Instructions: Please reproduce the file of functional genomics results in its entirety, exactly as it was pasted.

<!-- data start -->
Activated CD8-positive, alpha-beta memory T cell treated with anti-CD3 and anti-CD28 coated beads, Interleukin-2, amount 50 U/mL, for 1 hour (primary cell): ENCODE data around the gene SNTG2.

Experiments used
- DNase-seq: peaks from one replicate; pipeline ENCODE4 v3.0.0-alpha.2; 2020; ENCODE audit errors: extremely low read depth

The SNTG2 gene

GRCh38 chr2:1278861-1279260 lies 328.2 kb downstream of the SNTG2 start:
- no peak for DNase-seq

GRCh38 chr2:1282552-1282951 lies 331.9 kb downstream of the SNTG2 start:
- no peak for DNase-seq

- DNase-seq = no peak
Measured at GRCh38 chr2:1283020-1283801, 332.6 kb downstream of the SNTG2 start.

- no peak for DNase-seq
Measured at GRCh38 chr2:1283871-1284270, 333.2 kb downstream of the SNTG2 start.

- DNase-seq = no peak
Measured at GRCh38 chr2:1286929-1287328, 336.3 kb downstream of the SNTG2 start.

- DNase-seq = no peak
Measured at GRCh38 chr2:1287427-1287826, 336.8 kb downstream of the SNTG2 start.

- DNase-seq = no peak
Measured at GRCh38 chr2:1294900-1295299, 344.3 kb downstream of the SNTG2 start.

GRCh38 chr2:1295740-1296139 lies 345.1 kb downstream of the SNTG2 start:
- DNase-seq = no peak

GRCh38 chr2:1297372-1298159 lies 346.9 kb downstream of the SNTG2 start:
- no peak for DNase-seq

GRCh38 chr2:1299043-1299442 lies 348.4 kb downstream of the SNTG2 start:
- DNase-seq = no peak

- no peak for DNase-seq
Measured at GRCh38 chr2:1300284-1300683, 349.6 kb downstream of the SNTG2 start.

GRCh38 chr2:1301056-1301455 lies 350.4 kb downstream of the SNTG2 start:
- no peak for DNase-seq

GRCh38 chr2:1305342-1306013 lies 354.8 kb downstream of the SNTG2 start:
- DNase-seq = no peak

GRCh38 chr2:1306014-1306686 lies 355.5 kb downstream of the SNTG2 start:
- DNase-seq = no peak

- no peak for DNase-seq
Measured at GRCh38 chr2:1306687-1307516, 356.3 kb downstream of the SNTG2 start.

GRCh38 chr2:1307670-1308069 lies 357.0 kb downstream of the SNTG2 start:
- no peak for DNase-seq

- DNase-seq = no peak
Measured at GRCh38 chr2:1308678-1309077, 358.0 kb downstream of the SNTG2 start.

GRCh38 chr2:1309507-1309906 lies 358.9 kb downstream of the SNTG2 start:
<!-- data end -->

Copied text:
Activated CD8-positive, alpha-beta memory T cell treated with anti-CD3 and anti-CD28 coated beads, Interleukin-2, amount 50 U/mL, for 1 hour (primary cell): ENCODE data around the gene SNTG2.

Experiments used
- DNase-seq: peaks from one replicate; pipeline ENCODE4 v3.0.0-alpha.2; 2020; ENCODE audit errors: extremely low read depth

The SNTG2 gene

GRCh38 chr2:1278861-1279260 lies 328.2 kb downstream of the SNTG2 start:
- no peak for DNase-seq

GRCh38 chr2:1282552-1282951 lies 331.9 kb downstream of the SNTG2 start:
- no peak for DNase-seq

- DNase-seq = no peak
Measured at GRCh38 chr2:1283020-1283801, 332.6 kb downstream of the SNTG2 start.

- no peak for DNase-seq
Measured at GRCh38 chr2:1283871-1284270, 333.2 kb downstream of the SNTG2 start.

- DNase-seq = no peak
Measured at GRCh38 chr2:1286929-1287328, 336.3 kb downstream of the SNTG2 start.

- DNase-seq = no peak
Measured at GRCh38 chr2:1287427-1287826, 336.8 kb downstream of the SNTG2 start.

- DNase-seq = no peak
Measured at GRCh38 chr2:1294900-1295299, 344.3 kb downstream of the SNTG2 start.

GRCh38 chr2:1295740-1296139 lies 345.1 kb downstream of the SNTG2 start:
- DNase-seq = no peak

GRCh38 chr2:1297372-1298159 lies 346.9 kb downstream of the SNTG2 start:
- no peak for DNase-seq

GRCh38 chr2:1299043-1299442 lies 348.4 kb downstream of the SNTG2 start:
- DNase-seq = no peak

- no peak for DNase-seq
Measured at GRCh38 chr2:1300284-1300683, 349.6 kb downstream of the SNTG2 start.

GRCh38 chr2:1301056-1301455 lies 350.4 kb downstream of the SNTG2 start:
- no peak for DNase-seq

GRCh38 chr2:1305342-1306013 lies 354.8 kb downstream of the SNTG2 start:
- DNase-seq = no peak

GRCh38 chr2:1306014-1306686 lies 355.5 kb downstream of the SNTG2 start:
- DNase-seq = no peak

- no peak for DNase-seq
Measured at GRCh38 chr2:1306687-1307516, 356.3 kb downstream of the SNTG2 start.

GRCh38 chr2:1307670-1308069 lies 357.0 kb downstream of the SNTG2 start:
- no peak for DNase-seq

- DNase-seq = no peak
Measured at GRCh38 chr2:1308678-1309077, 358.0 kb downstream of the SNTG2 start.

GRCh38 chr2:1309507-1309906 lies 358.9 kb downstream of the SNTG2 start: